September 18th, 2014 6:15 am
We’re pleased to announce that Ludum Dare is coming to London once again – hosted at Google’s Campus!
We’re really excited to bring you this event, and best of all it’s totally free. There are even Android Cardboards up for grabs for the first twenty people to request them.
If you’re thinking of attending, please sign up using the Eventbrite link: http://www.eventbrite.co.uk/e/ludum-dare-31-london-tickets-13154865557 (we need a rough idea of numbers for the catering!) and please share this link amongst your friends so we can get the best number of people possible – we will release more tickets if there is demand for it.
September 18th, 2014 1:20 am
Hi guys, I’ve just released a new Android Game called Jumping Dot, it is an endless addicting casual game and I want you to be part of it! Can you try it and leave a review on the play store! That would be awesome guys!
September 17th, 2014 3:55 pm
I am extremely disappointed. This has been my first Ludum dare and it was here I made my first game, this will be my LAST Ludum dare, and here is why:
Everyone who played my game and left a comment said the game was good, but my results say that when it came to rating my game isn’t even average in a single category. I worked hard on my game and it is a good game, sure the web port has a few bugs like the fact that it plays in a 1080p frame forcing you to zoom out to see the whole thing, but it was my first step into game development, and I did it alone. I was proud of my game so I played and voted for plenty of other games so my game would be seen by more people, but I don’t even think half of the people who rated my game even played it.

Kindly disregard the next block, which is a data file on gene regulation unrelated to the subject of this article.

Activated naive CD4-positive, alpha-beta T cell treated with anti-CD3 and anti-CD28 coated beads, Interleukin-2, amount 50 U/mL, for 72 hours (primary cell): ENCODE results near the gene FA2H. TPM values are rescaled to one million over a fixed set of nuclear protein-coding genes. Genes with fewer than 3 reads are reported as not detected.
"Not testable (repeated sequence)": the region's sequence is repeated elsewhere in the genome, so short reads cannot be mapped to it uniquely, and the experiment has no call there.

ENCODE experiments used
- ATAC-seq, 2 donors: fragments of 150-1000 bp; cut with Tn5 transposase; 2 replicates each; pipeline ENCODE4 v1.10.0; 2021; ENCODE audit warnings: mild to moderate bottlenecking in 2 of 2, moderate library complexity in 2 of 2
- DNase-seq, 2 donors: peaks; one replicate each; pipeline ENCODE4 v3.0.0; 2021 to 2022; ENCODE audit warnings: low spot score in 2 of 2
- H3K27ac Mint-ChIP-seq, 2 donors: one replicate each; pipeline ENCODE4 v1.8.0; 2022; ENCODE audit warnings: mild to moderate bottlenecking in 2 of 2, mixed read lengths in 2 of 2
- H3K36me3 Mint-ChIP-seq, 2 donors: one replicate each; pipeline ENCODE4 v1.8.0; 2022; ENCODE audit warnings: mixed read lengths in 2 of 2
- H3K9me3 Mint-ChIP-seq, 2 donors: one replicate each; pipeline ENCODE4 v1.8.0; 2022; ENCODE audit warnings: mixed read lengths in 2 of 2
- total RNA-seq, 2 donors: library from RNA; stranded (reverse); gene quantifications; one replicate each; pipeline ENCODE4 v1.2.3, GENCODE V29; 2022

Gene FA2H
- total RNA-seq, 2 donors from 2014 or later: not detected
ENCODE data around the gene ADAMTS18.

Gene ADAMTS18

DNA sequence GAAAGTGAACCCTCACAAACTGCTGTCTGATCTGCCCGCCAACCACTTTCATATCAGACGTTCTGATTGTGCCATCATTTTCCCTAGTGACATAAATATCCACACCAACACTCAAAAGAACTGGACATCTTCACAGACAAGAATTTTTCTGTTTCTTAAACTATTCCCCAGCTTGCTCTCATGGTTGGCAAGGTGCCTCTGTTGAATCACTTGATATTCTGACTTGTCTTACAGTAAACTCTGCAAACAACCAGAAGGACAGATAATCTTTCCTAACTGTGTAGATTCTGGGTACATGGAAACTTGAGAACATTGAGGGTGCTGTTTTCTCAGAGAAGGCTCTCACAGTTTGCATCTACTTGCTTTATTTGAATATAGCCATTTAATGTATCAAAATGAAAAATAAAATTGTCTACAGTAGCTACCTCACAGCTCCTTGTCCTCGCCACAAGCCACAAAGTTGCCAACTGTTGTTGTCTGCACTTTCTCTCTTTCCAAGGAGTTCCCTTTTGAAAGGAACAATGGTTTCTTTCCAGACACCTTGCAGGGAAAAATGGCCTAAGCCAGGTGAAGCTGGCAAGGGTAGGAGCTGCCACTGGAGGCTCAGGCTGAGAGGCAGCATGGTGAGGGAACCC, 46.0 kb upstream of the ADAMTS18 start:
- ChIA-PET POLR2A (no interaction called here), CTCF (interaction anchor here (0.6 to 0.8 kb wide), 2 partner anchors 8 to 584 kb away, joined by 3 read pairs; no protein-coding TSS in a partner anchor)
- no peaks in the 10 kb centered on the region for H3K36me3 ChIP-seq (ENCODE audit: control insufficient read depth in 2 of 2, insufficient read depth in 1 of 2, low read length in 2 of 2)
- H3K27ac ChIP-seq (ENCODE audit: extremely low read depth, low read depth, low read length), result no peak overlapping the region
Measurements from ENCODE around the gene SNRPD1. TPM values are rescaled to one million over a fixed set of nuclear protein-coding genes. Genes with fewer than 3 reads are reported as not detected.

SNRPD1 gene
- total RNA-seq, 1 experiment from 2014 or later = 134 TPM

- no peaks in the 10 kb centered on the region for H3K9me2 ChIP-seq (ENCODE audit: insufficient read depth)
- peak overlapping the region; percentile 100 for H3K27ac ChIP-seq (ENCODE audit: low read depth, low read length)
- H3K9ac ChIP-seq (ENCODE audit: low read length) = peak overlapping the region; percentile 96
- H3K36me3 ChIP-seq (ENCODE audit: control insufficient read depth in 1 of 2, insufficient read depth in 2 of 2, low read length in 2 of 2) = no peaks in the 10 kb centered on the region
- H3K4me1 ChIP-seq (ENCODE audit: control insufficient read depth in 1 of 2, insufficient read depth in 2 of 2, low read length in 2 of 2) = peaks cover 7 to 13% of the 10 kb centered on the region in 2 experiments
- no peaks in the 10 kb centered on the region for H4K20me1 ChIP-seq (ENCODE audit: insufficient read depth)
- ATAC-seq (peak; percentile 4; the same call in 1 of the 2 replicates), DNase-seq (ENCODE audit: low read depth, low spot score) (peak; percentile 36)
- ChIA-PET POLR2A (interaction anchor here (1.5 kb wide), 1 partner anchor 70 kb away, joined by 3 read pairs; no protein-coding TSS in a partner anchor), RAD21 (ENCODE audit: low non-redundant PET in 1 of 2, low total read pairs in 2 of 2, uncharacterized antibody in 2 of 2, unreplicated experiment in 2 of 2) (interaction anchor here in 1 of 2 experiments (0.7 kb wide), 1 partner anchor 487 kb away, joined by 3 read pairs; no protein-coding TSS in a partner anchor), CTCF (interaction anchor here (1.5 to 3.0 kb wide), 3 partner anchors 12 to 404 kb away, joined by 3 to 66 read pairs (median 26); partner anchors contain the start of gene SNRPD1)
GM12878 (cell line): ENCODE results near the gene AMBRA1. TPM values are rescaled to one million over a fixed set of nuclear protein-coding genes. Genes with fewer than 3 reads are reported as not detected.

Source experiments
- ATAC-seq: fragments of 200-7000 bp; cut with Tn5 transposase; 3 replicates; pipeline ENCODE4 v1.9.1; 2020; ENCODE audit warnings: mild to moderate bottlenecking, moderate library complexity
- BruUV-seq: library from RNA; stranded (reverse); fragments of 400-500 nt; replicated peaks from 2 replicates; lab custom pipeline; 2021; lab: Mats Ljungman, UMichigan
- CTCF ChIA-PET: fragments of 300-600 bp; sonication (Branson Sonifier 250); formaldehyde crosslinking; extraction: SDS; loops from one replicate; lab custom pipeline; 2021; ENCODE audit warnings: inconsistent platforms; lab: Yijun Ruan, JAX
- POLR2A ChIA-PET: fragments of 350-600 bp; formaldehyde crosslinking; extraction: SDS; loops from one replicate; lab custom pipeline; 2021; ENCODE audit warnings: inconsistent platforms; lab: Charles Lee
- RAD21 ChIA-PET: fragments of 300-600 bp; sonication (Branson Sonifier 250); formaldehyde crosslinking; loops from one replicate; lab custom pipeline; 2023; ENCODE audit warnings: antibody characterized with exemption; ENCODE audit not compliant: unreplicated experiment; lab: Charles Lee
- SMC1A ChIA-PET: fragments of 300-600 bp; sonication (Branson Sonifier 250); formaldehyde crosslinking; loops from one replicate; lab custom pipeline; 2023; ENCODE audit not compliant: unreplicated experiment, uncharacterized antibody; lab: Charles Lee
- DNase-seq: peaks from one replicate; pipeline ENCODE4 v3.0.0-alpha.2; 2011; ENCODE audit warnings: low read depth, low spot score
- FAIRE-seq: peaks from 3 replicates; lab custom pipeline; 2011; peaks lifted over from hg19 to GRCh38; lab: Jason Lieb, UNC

The Ludum Dare encourages participants to rate their competition’s games, and rewards them based on how many games they rated for as well how well their ratings compare with other people. This system rewards people for rapidly giving other games bad ratings, which effectively lower the competition’s rating and boosts their “coolness” at the same time.
I was looking forward to seeing the results of this competition, but now I regret even bothering to check. Who ever came up with the current rating system should be ashamed. Good luck to any future participants, because how lucky you are is the only factor deciding if someone will play your game before they rate it.
48 hour contestants should only be allowed to rate 72 hour entries, and 72 hour contestants should only be able to vote for 48 hour entries. That way they can’t increase their odds of winning by giving bad ratings to their competition. There should also be a system to disregard ratings made by people who consistently give unrealistic ratings to several games. If somebody always gives a rating of all ones their ratings shouldn’t be counted against those games because they didn’t really rate the game the merely spamed the rating system.
September 17th, 2014 2:54 pm
Now since the results are in, I think its good time to put down some notes and reflect how the development process went.
This popped into my head from a discussion we had couple of days before the jam with my girlfriend. We were discussing how young babies see and understand the world around them. I had read somewhere how babies don’t yet realize that an object that is hidden can still exists in this world. That’s why peek-a-boo is so much fun for them. The person hiding behind hands ceases to exist in babies’ mind. Their world is literally what they see at the time.